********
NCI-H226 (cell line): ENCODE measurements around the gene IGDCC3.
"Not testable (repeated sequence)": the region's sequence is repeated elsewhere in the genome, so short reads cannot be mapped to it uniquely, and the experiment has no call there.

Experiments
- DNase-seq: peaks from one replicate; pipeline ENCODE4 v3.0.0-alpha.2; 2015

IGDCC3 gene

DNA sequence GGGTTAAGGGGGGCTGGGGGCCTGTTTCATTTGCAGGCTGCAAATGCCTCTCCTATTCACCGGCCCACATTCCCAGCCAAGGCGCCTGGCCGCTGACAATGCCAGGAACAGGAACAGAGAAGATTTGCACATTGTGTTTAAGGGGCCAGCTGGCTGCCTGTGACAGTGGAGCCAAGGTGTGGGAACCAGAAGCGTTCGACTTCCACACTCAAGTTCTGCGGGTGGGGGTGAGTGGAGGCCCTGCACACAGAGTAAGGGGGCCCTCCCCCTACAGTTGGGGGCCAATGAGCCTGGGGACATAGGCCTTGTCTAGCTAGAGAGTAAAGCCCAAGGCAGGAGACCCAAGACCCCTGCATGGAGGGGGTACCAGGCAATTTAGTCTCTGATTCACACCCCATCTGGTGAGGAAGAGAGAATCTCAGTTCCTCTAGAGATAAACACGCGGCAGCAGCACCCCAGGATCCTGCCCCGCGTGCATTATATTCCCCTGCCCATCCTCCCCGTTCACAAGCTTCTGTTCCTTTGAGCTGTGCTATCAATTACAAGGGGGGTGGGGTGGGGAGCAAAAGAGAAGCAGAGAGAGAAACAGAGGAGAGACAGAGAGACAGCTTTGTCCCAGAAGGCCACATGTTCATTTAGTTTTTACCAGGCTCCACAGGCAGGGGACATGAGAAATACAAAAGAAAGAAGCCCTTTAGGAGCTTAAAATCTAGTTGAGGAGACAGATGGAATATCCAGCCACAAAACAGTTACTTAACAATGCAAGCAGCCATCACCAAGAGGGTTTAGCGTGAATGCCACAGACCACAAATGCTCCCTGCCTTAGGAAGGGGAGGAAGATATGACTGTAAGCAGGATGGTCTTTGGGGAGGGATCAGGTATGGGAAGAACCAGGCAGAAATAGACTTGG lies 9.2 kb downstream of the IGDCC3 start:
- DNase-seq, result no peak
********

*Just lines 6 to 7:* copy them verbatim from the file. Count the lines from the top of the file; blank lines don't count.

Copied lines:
DNA sequence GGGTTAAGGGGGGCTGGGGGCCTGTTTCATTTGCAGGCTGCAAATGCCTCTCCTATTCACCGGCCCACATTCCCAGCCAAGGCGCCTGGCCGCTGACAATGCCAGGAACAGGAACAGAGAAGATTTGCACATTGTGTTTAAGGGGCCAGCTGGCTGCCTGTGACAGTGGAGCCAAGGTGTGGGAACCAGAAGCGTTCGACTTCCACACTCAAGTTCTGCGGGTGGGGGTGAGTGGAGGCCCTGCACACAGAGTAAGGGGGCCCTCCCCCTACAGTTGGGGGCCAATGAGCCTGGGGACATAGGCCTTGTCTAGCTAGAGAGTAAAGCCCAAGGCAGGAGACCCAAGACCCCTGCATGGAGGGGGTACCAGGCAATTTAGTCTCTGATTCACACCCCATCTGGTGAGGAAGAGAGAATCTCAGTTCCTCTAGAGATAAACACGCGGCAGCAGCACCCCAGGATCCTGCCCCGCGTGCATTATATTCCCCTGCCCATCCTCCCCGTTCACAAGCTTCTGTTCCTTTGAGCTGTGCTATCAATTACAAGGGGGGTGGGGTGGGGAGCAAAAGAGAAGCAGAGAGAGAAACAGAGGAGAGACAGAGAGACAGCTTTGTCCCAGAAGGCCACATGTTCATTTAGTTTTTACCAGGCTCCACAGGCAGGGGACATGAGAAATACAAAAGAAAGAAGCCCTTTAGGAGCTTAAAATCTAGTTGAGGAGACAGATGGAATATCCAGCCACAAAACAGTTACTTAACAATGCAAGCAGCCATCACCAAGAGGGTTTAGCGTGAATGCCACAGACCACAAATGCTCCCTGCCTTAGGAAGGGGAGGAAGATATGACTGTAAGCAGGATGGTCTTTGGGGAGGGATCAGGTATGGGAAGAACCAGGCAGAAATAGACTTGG lies 9.2 kb downstream of the IGDCC3 start:
- DNase-seq, result no peak